This 1996 book is about politics in Brazil during the military regime of 1964–85 and the transition to democracy. Unlike most books about contemporary Brazilian politics that focus on promising signs of change, this book seeks to explain remarkable political continuity in the Brazilian political system. It attributes the persistence of traditional politics and the dominance of regionally based, traditional political elites in particular to the manner in which the economic and political strategies of the military, together with the transition to democracy, reinforced the clientelistic, personalistic, and regional basis of state-society relations. The book focuses on the political competition and representation in the state of Minas Gerais.
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'Why has Brazil's return to civilian rule been marked by unrepresentative politics and poorly performing governments? Hagopian's path-breaking research demonstrates that the persistence of the power and influential style of politics of traditional elites is a key explanation. She sheds light on the modern political economy of traditional elites and the contemporary implications of rampant patronage politics. She explains as well how clientelism riddled the military dictatorship (1964–85) and thus limited its own impact on Brazil. Hagopian's book helps us understand the political dilemmas of both authoritarian and democratic politics in Brazil in novel ways.' Jorge I. Domínguez, Harvard University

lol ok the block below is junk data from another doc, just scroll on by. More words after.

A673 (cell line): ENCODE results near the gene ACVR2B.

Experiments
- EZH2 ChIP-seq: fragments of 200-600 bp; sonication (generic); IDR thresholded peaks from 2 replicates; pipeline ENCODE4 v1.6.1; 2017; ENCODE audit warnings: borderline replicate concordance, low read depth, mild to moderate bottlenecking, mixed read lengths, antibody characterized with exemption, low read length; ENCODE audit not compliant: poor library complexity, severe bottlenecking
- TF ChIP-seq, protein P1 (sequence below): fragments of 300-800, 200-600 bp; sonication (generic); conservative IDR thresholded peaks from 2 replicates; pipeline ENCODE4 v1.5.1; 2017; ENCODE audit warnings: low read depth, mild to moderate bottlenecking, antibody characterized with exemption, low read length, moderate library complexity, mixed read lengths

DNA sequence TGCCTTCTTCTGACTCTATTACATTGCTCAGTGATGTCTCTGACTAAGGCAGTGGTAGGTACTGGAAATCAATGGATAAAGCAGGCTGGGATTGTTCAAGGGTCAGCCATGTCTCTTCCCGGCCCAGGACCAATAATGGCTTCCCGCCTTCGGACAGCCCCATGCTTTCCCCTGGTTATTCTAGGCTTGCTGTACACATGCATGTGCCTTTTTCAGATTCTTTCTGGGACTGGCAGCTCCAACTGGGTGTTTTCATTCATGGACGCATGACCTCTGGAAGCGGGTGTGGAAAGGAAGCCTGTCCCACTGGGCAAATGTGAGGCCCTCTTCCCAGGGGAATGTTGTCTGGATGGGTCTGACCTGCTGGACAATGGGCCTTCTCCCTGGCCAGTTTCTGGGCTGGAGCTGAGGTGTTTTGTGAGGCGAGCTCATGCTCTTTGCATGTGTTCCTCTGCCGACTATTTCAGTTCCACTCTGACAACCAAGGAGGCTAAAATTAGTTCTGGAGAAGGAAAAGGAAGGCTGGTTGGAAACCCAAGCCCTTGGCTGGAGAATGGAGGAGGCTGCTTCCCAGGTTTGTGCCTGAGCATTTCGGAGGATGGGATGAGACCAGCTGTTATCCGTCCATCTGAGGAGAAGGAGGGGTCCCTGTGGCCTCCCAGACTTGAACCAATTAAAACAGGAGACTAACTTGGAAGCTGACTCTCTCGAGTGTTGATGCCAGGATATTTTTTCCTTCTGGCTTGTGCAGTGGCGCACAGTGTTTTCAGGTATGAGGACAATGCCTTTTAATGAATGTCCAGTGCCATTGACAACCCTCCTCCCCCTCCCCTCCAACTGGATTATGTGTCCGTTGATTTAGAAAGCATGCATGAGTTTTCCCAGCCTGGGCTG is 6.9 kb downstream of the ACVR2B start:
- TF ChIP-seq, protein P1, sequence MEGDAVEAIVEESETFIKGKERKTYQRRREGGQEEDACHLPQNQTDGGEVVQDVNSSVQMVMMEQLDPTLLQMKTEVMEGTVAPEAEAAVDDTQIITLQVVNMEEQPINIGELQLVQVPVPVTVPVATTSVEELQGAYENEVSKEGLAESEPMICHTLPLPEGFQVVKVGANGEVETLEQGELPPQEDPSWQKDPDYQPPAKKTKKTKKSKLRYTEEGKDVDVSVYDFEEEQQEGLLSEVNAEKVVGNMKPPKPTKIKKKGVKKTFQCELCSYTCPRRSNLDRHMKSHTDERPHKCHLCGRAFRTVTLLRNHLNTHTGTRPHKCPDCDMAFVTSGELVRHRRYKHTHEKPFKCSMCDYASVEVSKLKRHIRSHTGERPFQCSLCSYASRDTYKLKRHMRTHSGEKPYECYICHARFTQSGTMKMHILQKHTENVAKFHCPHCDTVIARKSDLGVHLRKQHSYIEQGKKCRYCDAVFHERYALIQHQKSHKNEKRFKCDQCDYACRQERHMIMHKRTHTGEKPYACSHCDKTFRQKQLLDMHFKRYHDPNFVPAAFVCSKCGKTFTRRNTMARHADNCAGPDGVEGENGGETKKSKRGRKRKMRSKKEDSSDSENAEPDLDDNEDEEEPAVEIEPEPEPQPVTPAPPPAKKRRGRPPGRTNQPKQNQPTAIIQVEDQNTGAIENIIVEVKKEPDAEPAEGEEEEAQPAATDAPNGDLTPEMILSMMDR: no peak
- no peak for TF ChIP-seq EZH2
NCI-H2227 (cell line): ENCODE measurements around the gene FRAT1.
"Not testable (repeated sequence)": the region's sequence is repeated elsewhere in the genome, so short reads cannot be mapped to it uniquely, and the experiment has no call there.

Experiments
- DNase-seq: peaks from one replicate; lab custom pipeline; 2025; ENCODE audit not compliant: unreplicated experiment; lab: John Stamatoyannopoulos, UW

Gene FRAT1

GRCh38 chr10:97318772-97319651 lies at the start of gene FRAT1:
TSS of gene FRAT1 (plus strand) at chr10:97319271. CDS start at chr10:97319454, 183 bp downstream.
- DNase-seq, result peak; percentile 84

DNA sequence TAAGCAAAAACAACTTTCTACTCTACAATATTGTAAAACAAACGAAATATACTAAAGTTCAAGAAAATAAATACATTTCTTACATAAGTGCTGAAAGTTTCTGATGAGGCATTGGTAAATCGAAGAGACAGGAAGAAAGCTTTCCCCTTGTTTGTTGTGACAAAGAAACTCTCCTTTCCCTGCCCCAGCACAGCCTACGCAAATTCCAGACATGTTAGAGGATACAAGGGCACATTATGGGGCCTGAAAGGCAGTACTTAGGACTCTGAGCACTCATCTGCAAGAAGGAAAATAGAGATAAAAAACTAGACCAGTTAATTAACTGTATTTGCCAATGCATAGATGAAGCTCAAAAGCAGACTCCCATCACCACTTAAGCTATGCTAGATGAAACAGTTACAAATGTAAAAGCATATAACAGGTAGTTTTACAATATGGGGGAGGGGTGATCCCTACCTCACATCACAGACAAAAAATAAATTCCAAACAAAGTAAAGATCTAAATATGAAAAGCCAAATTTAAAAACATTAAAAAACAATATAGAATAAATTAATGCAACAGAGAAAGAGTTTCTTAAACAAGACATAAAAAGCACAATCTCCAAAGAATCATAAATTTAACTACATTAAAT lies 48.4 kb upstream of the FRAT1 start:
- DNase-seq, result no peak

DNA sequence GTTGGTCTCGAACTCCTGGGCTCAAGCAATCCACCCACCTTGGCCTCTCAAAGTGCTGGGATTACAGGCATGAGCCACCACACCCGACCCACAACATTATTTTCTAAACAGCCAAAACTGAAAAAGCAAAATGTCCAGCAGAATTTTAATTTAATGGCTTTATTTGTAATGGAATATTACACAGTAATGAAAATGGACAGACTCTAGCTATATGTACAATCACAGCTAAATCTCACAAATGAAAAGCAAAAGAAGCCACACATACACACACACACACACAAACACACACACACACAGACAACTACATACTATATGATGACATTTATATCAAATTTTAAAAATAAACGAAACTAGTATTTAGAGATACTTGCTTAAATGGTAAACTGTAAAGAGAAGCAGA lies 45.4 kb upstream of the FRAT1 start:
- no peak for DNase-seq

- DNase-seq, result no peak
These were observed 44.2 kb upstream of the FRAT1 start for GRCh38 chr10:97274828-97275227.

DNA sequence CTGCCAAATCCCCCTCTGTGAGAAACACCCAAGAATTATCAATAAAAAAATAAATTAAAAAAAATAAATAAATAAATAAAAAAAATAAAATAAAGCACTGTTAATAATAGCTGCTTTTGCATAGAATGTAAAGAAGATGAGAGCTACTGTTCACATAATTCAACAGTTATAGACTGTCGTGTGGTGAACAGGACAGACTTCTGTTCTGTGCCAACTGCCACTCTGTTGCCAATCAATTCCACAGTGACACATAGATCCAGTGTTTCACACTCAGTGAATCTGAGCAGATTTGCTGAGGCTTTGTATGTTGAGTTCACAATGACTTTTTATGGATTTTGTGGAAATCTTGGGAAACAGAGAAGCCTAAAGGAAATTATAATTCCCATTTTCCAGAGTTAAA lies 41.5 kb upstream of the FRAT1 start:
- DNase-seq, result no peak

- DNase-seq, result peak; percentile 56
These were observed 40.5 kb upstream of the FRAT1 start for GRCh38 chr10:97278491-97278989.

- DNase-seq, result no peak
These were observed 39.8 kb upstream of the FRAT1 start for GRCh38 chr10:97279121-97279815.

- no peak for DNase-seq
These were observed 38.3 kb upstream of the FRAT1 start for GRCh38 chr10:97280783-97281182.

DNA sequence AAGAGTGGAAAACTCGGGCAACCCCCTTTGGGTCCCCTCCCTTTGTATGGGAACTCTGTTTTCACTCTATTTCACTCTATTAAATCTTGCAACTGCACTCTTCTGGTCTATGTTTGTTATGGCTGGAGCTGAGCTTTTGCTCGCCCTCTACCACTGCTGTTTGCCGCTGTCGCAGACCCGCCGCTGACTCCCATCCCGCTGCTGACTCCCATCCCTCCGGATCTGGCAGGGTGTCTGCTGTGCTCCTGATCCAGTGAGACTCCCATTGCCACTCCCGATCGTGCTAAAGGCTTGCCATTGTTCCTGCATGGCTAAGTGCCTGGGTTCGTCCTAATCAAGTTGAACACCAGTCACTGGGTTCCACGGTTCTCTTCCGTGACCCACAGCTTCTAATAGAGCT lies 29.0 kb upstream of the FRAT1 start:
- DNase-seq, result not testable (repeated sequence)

'A pioneering study that will radically revise our understanding of how the military and civilian sectors interacted during Brazil's military government.' Thomas E. Skidmore, Brown University
'No book has taken on such broad questions so successfully about Brazil. I am confident that the book will make a big mark in our understanding of Brazil - and to some degree Latin America as a whole. I am equally confident that it will be one of the rare masterpieces that will stand the test of time. Few political science works are read for two decades; this book is likely to be one of them.' Scott Mainwaring, University of Notre Dame
This 1996 book is about the persistence of traditional politics in Brazil after 1964. It focuses on the dominance of regionally based, traditional political elites in the authoritarian regime of 1964 to 1985 and on the process of democratization.
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